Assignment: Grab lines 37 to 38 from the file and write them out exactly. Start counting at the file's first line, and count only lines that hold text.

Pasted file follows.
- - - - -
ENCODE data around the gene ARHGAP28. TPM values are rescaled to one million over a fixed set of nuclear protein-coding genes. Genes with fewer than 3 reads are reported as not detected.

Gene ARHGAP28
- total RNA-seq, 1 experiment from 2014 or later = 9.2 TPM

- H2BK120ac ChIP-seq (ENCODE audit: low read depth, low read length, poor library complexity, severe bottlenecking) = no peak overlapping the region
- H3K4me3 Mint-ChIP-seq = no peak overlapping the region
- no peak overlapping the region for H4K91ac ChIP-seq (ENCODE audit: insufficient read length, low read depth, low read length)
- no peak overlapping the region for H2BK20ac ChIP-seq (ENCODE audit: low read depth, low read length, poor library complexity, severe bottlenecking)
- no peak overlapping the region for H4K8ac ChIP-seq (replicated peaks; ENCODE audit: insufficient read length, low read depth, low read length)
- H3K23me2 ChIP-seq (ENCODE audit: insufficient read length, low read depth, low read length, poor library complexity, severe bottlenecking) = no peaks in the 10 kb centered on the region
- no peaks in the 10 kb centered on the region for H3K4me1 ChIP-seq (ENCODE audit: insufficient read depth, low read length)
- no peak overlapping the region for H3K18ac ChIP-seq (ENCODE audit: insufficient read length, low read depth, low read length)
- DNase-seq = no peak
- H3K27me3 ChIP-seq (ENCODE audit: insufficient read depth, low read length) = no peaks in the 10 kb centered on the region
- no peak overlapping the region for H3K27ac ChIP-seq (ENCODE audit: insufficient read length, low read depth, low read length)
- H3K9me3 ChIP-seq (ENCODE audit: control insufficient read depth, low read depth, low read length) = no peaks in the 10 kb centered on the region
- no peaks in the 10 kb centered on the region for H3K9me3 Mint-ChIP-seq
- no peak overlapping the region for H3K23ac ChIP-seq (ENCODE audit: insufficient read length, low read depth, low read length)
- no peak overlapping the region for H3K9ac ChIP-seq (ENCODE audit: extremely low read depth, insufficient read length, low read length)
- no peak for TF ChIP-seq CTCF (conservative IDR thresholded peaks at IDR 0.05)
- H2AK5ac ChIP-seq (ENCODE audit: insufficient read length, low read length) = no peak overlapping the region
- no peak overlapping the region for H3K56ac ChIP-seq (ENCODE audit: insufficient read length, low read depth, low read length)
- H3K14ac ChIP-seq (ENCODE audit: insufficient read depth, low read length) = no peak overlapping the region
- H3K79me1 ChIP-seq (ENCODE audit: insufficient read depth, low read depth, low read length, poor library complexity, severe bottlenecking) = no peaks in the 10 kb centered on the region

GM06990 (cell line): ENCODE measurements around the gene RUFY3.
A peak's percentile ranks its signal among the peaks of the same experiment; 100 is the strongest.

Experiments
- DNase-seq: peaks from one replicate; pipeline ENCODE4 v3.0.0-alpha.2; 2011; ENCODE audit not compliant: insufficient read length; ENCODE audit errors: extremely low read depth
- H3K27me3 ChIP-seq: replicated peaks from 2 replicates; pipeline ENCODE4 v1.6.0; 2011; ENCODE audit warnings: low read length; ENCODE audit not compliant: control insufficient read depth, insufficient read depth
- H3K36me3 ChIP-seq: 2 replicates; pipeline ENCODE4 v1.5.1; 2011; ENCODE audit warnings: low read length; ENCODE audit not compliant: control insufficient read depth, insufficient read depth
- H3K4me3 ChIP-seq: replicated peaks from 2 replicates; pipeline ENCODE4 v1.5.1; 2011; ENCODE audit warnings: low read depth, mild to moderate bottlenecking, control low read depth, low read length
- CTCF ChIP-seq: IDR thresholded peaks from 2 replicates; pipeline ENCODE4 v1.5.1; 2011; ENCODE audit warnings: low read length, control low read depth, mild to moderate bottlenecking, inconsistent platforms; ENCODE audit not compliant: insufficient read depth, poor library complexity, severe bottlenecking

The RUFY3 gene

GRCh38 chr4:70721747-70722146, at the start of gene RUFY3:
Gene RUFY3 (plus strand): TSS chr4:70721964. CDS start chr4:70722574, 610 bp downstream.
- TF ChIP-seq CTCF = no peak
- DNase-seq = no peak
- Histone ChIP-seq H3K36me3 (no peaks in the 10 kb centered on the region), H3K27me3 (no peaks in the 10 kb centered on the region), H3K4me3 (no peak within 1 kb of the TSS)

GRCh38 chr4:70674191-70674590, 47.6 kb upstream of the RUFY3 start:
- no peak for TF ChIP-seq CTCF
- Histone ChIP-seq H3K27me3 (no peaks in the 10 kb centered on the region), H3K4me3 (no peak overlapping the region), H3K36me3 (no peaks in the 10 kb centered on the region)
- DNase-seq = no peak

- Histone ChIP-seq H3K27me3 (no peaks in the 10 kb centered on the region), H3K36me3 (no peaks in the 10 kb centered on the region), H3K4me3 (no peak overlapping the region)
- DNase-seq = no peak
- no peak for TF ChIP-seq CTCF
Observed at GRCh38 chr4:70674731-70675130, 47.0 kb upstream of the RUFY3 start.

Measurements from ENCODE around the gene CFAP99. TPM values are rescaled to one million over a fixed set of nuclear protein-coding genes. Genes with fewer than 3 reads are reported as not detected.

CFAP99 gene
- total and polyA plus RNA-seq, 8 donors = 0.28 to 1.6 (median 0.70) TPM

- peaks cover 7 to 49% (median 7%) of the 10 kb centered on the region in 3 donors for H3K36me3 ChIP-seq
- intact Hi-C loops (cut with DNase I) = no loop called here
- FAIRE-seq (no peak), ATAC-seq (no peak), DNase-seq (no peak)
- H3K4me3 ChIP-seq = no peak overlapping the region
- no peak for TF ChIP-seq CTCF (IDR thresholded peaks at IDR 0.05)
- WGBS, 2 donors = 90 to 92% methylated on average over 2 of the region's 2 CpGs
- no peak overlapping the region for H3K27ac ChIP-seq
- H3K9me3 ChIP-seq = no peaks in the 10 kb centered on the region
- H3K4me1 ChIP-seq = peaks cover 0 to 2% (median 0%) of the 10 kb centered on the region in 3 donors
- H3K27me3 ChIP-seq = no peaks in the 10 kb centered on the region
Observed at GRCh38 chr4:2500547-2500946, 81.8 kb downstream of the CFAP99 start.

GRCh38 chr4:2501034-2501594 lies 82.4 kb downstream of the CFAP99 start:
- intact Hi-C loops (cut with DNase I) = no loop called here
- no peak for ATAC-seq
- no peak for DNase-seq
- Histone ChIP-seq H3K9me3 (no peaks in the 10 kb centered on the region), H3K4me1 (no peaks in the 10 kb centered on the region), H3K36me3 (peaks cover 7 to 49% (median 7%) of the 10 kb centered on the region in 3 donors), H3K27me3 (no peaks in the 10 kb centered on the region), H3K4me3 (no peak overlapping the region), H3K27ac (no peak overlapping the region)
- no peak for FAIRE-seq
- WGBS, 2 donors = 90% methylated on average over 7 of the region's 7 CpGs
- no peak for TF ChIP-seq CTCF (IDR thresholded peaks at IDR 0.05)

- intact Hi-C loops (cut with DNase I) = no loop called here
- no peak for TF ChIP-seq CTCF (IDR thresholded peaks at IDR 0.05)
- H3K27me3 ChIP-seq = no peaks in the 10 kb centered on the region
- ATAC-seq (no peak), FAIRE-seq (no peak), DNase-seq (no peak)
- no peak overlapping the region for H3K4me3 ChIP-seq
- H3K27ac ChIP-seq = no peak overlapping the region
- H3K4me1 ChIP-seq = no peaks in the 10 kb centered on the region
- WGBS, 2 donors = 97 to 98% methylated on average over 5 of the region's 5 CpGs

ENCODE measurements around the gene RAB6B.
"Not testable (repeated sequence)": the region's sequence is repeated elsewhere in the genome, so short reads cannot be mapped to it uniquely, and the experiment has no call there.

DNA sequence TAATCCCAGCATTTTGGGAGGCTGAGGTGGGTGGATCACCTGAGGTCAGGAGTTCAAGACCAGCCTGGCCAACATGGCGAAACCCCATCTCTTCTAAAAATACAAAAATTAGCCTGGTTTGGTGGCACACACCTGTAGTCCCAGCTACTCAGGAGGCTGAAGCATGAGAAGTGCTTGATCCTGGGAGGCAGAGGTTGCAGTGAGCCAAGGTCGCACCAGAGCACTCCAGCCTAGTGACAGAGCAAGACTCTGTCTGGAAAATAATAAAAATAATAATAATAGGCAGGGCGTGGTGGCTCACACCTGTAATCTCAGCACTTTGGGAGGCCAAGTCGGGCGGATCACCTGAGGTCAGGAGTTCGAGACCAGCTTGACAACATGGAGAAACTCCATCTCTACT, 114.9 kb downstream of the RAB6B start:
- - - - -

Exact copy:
- Histone ChIP-seq H3K36me3 (no peaks in the 10 kb centered on the region), H3K27me3 (no peaks in the 10 kb centered on the region), H3K4me3 (no peak within 1 kb of the TSS)

GRCh38 chr4:70674191-70674590, 47.6 kb upstream of the RUFY3 start: